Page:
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Marian Lupu: In retirement, lifelong advocate for the aged turns focus to at-risk youth

Marian Lupu
Marian Lupu

Marian Lupu, now 89, founded the Pima Council on Aging in 1965. She didn’t retire as executive director until 2006, when she was 82. “If you love what you’re doing, why not?” Lupu asked the AJP. A pioneer in her field, Lupu took one of the first courses ever taught on aging when she was a graduate student at the University of Chicago. “I soon decided,” she says, “that all the research in the world wasn’t going to help the aging population unless it provided services and advocacy.”

In her elder years, Lupu practices what she preached. “The biggest thing I’ve learned is to use the supports I have,” she says. “I take all the support I can get, use a walker or a cane, without having the resistance of many older people who drive and get into accidents or who fall down because they want to be independent.”

Lupu started her career as a student working at the National Opinion Research Center at the University of Chicago and later supervised the first study on aging Spanish-American War veterans. Her 1948 marriage to Charles Lupu, Ph.D., eventually brought the couple to Tucson in 1965, when he landed a job at the Tucson Medical Center. She started the Tucson Council on Aging as a volunteer. The agency later became the Pima Council on Aging.

“I recognized there were no services for the aging population here, whether they were Jewish or not. I learned a great deal,” says Lupu, from Betty Brook, who was instrumental, with her husband, in helping to build Tucson’s Jewish community, including Jewish Family & Children’s Services and Dr. Ted Koff, the first director of Handmaker Jewish Services for the Aging.

“Family counseling is very much a concern to the Jewish community,” says Lupu, who grew up in “a very Orthodox family, and in a very kosher environment in Elmwood Park, Ill, a suburb of Chicago. Our Shabbos goy was our next-door neighbor. It was a very Italian neighborhood. In order to have services on Rosh Hashanah and Yom Kippur we brought in a rabbinical student and rented a storefront.”

Back in 1929, she recalls, “there was no telephone in the shul so a messenger would come get the Jewish doctor for an emergency. We had to wait till he returned for a minyan.”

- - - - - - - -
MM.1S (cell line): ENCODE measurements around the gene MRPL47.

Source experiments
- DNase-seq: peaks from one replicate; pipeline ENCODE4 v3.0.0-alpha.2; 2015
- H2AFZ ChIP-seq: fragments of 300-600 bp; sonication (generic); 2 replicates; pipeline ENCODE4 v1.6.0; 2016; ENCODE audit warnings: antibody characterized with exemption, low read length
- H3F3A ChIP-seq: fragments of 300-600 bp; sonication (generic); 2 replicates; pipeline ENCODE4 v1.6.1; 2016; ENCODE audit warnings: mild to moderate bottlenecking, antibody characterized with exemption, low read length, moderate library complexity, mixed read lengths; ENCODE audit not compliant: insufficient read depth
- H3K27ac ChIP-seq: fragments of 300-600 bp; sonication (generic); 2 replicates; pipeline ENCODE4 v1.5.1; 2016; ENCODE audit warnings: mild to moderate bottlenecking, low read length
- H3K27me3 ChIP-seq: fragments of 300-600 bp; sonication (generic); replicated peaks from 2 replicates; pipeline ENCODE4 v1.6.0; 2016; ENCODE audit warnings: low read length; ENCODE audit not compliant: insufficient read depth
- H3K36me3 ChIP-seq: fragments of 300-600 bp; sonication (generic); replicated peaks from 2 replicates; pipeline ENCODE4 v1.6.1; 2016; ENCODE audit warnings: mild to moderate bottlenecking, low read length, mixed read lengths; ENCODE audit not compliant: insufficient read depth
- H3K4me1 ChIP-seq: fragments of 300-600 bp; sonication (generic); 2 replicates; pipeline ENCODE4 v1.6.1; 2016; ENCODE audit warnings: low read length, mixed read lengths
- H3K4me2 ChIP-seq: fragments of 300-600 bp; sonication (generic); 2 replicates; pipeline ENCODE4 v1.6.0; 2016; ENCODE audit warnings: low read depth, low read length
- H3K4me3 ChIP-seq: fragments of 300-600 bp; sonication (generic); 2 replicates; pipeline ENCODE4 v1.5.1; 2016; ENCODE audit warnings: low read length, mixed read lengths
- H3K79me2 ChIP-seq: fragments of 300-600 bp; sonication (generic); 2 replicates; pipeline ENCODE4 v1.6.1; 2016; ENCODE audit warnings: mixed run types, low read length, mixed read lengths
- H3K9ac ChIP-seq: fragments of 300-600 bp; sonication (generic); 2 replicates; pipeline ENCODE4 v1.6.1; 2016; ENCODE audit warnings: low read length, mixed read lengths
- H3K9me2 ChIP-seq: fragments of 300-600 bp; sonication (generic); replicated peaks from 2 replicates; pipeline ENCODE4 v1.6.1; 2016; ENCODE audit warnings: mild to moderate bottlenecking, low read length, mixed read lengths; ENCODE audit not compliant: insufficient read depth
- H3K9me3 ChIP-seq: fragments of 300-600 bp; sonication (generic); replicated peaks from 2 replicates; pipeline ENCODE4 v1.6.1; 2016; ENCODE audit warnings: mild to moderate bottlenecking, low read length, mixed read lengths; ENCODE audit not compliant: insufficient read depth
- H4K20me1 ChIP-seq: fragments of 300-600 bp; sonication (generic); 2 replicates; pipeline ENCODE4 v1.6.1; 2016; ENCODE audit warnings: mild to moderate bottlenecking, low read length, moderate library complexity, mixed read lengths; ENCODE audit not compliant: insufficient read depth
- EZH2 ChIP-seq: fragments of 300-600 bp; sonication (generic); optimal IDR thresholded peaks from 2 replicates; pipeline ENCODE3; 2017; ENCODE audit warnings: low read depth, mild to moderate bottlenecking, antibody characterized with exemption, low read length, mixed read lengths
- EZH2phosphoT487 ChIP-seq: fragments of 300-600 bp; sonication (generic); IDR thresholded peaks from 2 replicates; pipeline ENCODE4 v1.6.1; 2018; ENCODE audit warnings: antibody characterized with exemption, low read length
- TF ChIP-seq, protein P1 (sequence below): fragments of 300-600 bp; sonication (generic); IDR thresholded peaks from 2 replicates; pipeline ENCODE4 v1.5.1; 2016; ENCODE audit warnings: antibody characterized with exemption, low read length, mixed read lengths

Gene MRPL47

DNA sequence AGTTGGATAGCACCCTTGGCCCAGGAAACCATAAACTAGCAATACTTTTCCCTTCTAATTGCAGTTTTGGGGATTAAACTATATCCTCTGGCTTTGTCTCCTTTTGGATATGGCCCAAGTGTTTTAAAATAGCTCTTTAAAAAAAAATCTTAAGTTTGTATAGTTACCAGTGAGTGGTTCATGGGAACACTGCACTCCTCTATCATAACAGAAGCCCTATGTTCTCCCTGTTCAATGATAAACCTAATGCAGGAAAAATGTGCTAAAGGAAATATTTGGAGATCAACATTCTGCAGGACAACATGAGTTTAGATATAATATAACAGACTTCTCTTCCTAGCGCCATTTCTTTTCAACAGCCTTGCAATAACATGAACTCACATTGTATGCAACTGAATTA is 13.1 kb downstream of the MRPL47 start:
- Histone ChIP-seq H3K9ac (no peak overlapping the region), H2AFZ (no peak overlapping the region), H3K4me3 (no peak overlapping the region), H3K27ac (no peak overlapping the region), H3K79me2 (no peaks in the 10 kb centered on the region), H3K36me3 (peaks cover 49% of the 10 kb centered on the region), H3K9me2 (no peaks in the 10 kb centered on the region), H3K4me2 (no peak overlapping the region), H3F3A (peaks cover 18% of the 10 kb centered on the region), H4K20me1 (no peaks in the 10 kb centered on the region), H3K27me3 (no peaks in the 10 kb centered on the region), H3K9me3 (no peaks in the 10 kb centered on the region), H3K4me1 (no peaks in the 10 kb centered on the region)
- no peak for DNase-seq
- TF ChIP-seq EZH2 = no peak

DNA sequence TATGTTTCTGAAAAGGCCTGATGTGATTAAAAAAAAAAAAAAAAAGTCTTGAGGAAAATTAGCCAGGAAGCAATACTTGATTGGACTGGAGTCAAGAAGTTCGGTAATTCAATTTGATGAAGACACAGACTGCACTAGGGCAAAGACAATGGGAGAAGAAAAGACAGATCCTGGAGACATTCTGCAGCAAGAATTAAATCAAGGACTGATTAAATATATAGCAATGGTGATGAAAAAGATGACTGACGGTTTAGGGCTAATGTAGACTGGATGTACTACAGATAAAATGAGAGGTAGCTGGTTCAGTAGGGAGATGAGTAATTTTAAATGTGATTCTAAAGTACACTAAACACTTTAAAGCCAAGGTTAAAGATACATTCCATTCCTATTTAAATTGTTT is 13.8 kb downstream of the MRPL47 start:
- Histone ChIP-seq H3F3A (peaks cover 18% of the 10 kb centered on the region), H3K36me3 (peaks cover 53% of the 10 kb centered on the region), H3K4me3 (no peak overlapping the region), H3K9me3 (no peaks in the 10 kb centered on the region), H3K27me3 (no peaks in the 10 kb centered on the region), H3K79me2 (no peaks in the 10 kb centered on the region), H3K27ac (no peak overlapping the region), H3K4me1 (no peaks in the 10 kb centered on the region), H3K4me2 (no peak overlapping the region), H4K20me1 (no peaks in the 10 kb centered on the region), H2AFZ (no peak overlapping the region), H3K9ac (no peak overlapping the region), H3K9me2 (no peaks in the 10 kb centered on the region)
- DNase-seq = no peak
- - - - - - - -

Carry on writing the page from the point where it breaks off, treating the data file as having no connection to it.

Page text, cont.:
Years later, says Lupu, as an adult living in Tucson with her husband and three children, “our family always went to Seders at Handmaker when Ted Koff was the director. We watched as more and more synagogues came to Tucson. I remember when the Jewish Community Center [came about] through the great skills of Ben Brook. When we first came here there was discrimination against Jews. There was only one country club and Jews weren’t allowed.”

That’s changed, notes Lupu. “Mayor Jonathan Rothschild is so involved with the Jewish community and is now our mayor. There’s much more acceptance now of a Jewish mayor than when George Miller was mayor” during the 1990s.

Still, “we discriminate against current immigrants,” she says. “My own mother came from England through Canada and when she married an American citizen, at that time she didn’t automatically become an American citizen,” which happened later. “How do we know how legal our ancestors were?

“It concerns me that [discrimination toward immigrants] could lead to discrimination against Jews. I also fear that discrimination could resurface in Tucson as it has in Europe over the conflict in Israel and the [negative] media coverage.”

Lupu, whose husband died in 2002, still lives in the same home where they raised their family. “I love Tucson,” says Lupu. In the city’s future, “I would like to see more concern for others through increased assistance at all human levels and less segregation of different populations.”

Since her 2006 retirement, Lupu has become president of the board of Dancing in the Streets, Arizona, which is a diverse performing arts organization, primarily for at-risk youth. The dance school, based in South Tucson, is run by Lupu’s daughter, Soleste Lupu, and her husband, Joseph Rodgers, both of whom are professional dancers.

Seventy-five percent of the dance school’s participants are on partial or full scholarships due to poverty in the region.  Lupu attributes the poverty to both “our prejudice and the lack of jobs.”

“I thought I saw poverty in the ’60s and ’70s when I was involved in bringing the needs of the elderly to the community,” she says. “But you very rarely heard of the homeless elderly. For kids today it’s different. I’ve never seen poverty among children the way you see it now.”

As a lifelong social activist, it seems natural for Lupu to be taking on the plight of children. “Staying involved with what excites me challenges me to give meaning to my life beyond my own existence,” she says. “That’s why I’m so happy to be working with children.”